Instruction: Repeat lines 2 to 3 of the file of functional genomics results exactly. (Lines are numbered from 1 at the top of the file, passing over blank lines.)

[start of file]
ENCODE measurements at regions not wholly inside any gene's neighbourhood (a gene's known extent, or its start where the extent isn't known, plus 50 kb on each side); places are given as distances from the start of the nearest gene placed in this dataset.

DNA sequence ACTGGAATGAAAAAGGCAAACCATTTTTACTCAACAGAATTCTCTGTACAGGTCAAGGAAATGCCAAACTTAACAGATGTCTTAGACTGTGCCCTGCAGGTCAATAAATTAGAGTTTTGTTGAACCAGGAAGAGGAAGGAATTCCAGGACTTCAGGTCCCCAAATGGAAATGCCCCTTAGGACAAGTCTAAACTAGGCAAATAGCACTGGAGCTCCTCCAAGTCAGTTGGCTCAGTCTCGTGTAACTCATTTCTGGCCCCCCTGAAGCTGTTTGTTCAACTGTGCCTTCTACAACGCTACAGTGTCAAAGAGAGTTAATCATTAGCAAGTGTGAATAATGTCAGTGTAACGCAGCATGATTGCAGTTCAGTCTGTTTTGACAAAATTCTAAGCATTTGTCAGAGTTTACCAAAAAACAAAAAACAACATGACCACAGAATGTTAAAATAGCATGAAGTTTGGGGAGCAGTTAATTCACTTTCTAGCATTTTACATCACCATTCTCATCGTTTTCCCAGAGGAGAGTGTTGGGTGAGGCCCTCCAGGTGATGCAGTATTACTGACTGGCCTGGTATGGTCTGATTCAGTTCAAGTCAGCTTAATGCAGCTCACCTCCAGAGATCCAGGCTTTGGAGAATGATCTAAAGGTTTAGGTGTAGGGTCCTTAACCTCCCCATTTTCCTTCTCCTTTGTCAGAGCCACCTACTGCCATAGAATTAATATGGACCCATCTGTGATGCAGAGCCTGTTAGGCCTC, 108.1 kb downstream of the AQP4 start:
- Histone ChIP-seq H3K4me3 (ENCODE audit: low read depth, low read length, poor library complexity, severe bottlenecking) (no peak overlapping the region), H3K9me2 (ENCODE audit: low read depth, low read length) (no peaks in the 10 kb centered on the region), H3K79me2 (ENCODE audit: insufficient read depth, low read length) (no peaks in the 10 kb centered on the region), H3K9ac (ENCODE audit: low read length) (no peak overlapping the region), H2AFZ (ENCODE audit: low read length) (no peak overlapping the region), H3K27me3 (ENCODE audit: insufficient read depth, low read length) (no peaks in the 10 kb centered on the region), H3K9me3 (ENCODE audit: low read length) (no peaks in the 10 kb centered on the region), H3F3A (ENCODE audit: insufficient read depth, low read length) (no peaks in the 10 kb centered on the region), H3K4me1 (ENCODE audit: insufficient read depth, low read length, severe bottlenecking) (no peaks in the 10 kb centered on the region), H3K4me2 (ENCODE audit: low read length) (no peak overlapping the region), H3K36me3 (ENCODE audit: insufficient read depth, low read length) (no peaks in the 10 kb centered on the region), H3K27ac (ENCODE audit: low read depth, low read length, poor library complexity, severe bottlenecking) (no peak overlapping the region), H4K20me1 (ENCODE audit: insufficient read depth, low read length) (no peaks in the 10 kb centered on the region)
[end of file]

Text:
DNA sequence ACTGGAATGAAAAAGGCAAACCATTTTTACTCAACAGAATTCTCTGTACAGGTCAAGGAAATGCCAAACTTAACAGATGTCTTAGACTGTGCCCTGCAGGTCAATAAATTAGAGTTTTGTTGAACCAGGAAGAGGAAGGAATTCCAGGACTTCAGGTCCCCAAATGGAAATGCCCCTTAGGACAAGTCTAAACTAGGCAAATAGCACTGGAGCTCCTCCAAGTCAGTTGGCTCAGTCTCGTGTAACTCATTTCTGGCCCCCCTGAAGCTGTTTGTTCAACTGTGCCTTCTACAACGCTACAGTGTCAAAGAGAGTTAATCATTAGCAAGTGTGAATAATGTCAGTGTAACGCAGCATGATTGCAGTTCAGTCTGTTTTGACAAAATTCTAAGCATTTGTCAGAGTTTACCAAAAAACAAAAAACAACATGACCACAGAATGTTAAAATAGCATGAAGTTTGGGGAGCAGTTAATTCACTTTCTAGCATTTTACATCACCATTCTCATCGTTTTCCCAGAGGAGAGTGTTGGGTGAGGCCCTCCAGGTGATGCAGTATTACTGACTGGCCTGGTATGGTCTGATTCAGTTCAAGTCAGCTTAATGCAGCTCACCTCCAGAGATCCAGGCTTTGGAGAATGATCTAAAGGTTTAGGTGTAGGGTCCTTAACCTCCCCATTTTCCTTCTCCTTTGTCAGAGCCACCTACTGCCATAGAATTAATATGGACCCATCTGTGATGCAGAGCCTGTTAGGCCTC, 108.1 kb downstream of the AQP4 start:
- Histone ChIP-seq H3K4me3 (ENCODE audit: low read depth, low read length, poor library complexity, severe bottlenecking) (no peak overlapping the region), H3K9me2 (ENCODE audit: low read depth, low read length) (no peaks in the 10 kb centered on the region), H3K79me2 (ENCODE audit: insufficient read depth, low read length) (no peaks in the 10 kb centered on the region), H3K9ac (ENCODE audit: low read length) (no peak overlapping the region), H2AFZ (ENCODE audit: low read length) (no peak overlapping the region), H3K27me3 (ENCODE audit: insufficient read depth, low read length) (no peaks in the 10 kb centered on the region), H3K9me3 (ENCODE audit: low read length) (no peaks in the 10 kb centered on the region), H3F3A (ENCODE audit: insufficient read depth, low read length) (no peaks in the 10 kb centered on the region), H3K4me1 (ENCODE audit: insufficient read depth, low read length, severe bottlenecking) (no peaks in the 10 kb centered on the region), H3K4me2 (ENCODE audit: low read length) (no peak overlapping the region), H3K36me3 (ENCODE audit: insufficient read depth, low read length) (no peaks in the 10 kb centered on the region), H3K27ac (ENCODE audit: low read depth, low read length, poor library complexity, severe bottlenecking) (no peak overlapping the region), H4K20me1 (ENCODE audit: insufficient read depth, low read length) (no peaks in the 10 kb centered on the region)